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Examining the Role That Place Plays in Crime

March 22, 2011


By Jim Greif

David Weisburd

Traditional criminology has focused on understanding the characteristics and careers of criminals, but Mason criminologist David Weisburd has been an international leader in exploring the implications of where crime occurs and the history of high-crime places.

Weisburd’s research shows that simply steering clear of the bad side of town may not help citizens avoid crime. He also found that by focusing on where crime is concentrated, police and communities are able to target their efforts more effectively.

“Research has shown that in what are generally seen as good parts of town, there are often streets with strong-crime concentrations, and in what are often defined as bad neighborhoods, many places are relatively free of crime,” says Weisburd, who leads the Center for Evidence-Based Crime Policy at Mason.

While police have generally organized their patrols by neighborhoods or precincts that span a large number of city blocks, a “hot spot,” a small area of concentrated crime, can be a single street segment, a cluster of addresses, or even a single building. For example, in a study conducted in 2004, Weisburd and his colleagues found that 86 out of 29,849 street segments accounted for one-third of juvenile crime incidents in Seattle, Washington.

Looking at “crime at place” is a relatively new focus for criminologists, and while targeting crime at the places where it occurs seems like a simple shift in strategy, this shift requires major changes in data gathering and the overall philosophy and actions of the police.

The strategies of place-based policing can be as simple as patrolling hot spots, but they could also include changes in laws and techniques. For example, local policymakers might use nuisance laws to encourage landlords and property owners to aid the police in dealing with crime that occurs in or around their buildings.

“Hot spots provide a stable target for police interventions, unlike the constantly moving targets of criminal offenders,” says Weisburd, who holds a joint appointment as the Walter E. Meyer Professor of Law and Criminal Justice and director of the Institute of Criminology at Hebrew University in Jerusalem, Israel.

If police intervene at a hot spot, many citizens and even some police officers believe that the criminal activity will simply move around the corner. Weisburd’s research suggests the opposite is true. In another study, Weisburd and his colleagues found that areas close to the hot spots receiving intervention actually showed a reduction in crime despite the fact that these areas were not the focus.

Weisburd is well-respected by police chiefs and high-ranking law enforcement officials around the world who have implemented his forward-thinking strategies toward policing. He also is a member of the Committee on Crime, Law, and Justice of the National Research Council (NRC) and has served on the NRC working group on evaluating anticrime programs and its panel on police practices and policies. He also was appointed to the new Office of Justice Programs Science Advisory Board by the U.S. attorney general.

In June 2010, Weisburd was honored with the Stockholm Prize in Criminology for his work. The Stockholm Prize, widely considered the most prestigious in the field of criminology, is awarded for outstanding achievement in criminological research or for the application of research results to reduce crime and advance human rights. This was the first time the international committee bestowed the award on a single individual.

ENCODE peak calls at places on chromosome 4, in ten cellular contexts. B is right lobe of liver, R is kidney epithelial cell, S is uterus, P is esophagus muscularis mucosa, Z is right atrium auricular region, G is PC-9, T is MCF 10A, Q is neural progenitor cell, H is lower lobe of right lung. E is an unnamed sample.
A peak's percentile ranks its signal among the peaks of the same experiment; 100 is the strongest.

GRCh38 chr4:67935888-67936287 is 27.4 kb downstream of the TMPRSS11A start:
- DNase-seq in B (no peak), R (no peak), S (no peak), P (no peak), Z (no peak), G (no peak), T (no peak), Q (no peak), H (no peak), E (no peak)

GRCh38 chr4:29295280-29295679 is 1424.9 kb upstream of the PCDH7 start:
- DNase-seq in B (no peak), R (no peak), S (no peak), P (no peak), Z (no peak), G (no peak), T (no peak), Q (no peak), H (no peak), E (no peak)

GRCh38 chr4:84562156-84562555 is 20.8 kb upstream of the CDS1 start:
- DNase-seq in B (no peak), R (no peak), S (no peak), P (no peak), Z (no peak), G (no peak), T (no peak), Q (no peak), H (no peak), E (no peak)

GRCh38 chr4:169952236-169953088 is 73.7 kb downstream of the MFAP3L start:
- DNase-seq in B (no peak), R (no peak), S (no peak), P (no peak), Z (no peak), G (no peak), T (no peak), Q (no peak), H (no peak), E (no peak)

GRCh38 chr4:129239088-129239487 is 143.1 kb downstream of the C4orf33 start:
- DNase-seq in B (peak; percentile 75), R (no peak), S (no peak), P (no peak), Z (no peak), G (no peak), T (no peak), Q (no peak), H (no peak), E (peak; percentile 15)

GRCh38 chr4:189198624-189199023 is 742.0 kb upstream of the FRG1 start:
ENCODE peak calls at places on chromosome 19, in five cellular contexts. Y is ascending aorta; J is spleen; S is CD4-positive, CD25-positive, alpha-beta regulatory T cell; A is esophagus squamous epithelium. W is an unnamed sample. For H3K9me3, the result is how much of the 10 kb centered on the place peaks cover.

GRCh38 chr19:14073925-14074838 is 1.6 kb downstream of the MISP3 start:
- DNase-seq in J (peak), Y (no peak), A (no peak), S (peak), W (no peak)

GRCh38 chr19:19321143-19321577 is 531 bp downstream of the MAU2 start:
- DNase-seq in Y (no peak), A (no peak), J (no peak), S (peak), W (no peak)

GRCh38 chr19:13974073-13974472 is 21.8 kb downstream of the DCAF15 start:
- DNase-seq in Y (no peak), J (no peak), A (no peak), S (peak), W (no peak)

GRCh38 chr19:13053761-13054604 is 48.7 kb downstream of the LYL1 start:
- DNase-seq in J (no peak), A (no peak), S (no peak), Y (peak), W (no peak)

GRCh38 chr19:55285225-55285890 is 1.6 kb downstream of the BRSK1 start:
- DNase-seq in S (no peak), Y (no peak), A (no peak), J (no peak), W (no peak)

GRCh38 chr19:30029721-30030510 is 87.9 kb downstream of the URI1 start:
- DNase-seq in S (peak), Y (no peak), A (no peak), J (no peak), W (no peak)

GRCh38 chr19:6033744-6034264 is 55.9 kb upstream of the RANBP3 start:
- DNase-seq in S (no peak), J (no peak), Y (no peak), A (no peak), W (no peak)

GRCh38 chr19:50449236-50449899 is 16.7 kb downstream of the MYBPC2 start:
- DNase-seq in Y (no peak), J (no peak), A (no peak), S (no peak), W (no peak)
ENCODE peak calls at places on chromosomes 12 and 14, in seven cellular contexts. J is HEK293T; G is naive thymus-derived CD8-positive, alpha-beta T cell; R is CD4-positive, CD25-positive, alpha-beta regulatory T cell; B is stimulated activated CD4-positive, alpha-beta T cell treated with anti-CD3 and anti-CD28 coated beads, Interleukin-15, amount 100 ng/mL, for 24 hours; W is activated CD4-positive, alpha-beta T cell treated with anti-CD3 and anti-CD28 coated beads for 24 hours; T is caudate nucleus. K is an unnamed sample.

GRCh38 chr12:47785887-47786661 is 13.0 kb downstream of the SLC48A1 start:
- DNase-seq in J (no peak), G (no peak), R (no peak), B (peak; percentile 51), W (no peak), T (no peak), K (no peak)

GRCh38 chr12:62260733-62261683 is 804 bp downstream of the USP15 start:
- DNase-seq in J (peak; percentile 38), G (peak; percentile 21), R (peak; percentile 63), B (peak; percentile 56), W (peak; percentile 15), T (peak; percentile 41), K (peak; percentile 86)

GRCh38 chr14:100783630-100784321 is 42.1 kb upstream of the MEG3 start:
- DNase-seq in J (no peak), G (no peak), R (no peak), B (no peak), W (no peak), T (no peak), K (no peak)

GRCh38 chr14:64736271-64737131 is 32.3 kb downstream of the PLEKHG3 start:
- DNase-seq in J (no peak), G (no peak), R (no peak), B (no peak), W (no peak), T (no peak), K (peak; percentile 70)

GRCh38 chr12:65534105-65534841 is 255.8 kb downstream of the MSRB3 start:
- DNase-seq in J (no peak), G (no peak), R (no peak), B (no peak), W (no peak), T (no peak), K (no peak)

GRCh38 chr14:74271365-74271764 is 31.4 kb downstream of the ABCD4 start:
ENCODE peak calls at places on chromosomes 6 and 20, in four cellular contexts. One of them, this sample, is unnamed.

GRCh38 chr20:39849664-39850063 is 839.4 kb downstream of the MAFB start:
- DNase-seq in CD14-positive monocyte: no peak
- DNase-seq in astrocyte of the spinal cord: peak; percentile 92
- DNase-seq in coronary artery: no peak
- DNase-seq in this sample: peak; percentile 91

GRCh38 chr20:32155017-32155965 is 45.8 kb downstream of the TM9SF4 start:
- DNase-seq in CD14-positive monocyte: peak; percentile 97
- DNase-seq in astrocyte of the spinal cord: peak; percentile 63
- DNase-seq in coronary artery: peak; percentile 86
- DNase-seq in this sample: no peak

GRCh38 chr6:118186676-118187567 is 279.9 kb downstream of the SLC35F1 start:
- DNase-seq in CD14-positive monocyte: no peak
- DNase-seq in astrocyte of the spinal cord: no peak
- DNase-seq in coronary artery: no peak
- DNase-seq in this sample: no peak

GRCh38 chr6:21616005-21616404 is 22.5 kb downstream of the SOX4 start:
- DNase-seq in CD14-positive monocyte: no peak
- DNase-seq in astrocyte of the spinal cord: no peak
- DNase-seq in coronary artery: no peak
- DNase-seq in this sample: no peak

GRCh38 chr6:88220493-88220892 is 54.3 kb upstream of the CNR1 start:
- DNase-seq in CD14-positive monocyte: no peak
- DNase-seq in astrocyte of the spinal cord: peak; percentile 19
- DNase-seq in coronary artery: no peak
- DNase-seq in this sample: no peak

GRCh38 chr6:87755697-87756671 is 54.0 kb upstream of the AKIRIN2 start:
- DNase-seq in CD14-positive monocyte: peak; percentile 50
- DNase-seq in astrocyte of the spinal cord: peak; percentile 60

“While it is wonderful on a personal level receiving the prize, I see the award as reflecting the growing recognition of scholars, practitioners, and policymakers in the importance of place in crime,” he says. “The work that my colleagues and I have done in this area has begun to take center stage, both in the study of crime and in crime prevention.”

Over the course of his career, Weisburd has received more than $12 million in private and public research funds from organizations such as the National Institute for Justice and the U.S. Department of Homeland Security. He is also the founding editor of the Journal of Experimental Criminology and serves on a number of journal editorial boards in the criminology field.

Over the past two years, his center, housed within the Department of Criminology, Law and Society, has hosted congressional briefings and research symposiums on the role that location plays in crime and on counterterrorism research. Professors affiliated with the center recently presented at a symposium on drug trafficking, policy, and sentencing, which was organized by U.S. Senator Jim Webb.

In summer 2010, the center hosted the second annual Evidence-Based Crime Policy Symposium, which brought in academics and law-enforcement and policy officials from around the world for a series of workshops, panel discussions, and special lectures that covered topics such as the use of geographic information systems in crime policy and translating research into practice.

Current research topics at the center include the geography of crime and criminal justice, security at airports, evidence-based policing, and technology and policing. The center’s website includes such tools as the evidence-based policing matrix, which allows researchers and practitioners to identify policing programs that work, and a meta-analysis tool to assist in statistical analysis in systematic reviews of crime programs. In addition, the center’s Crime and Place Working Group has created a comprehensive bibliography of crime at place literature and research.


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